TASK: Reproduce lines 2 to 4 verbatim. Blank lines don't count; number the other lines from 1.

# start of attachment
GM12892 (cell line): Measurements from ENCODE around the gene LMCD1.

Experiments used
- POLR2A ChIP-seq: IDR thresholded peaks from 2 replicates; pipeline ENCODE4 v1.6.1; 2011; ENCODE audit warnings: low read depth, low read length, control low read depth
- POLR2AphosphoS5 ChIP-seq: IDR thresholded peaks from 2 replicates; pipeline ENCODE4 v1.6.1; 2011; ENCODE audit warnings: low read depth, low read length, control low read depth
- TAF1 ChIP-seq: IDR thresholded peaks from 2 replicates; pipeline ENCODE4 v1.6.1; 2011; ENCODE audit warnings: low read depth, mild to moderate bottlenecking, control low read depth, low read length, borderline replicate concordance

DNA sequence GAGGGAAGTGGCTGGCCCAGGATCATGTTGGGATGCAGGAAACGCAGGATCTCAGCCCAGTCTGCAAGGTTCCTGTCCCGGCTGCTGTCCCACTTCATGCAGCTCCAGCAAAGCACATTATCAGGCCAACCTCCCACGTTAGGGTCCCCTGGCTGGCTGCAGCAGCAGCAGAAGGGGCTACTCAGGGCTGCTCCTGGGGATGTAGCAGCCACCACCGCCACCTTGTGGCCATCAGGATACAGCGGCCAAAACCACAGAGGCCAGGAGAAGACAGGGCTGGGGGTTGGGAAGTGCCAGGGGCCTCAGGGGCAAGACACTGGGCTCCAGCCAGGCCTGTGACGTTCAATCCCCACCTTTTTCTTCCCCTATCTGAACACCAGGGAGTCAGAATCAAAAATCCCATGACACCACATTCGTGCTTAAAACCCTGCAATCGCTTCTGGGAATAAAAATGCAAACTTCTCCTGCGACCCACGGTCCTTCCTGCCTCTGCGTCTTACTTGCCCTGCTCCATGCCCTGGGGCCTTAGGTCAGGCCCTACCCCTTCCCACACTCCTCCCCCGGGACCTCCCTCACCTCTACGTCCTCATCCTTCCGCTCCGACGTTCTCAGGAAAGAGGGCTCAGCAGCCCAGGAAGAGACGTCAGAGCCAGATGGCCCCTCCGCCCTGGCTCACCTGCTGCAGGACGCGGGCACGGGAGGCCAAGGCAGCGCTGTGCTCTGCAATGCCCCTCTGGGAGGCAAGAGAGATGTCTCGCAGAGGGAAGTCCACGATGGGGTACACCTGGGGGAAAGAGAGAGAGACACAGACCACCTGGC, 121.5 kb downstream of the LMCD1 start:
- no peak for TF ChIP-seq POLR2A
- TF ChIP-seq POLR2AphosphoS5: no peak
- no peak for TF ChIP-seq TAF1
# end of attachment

Experiments used
- POLR2A ChIP-seq: IDR thresholded peaks from 2 replicates; pipeline ENCODE4 v1.6.1; 2011; ENCODE audit warnings: low read depth, low read length, control low read depth
- POLR2AphosphoS5 ChIP-seq: IDR thresholded peaks from 2 replicates; pipeline ENCODE4 v1.6.1; 2011; ENCODE audit warnings: low read depth, low read length, control low read depth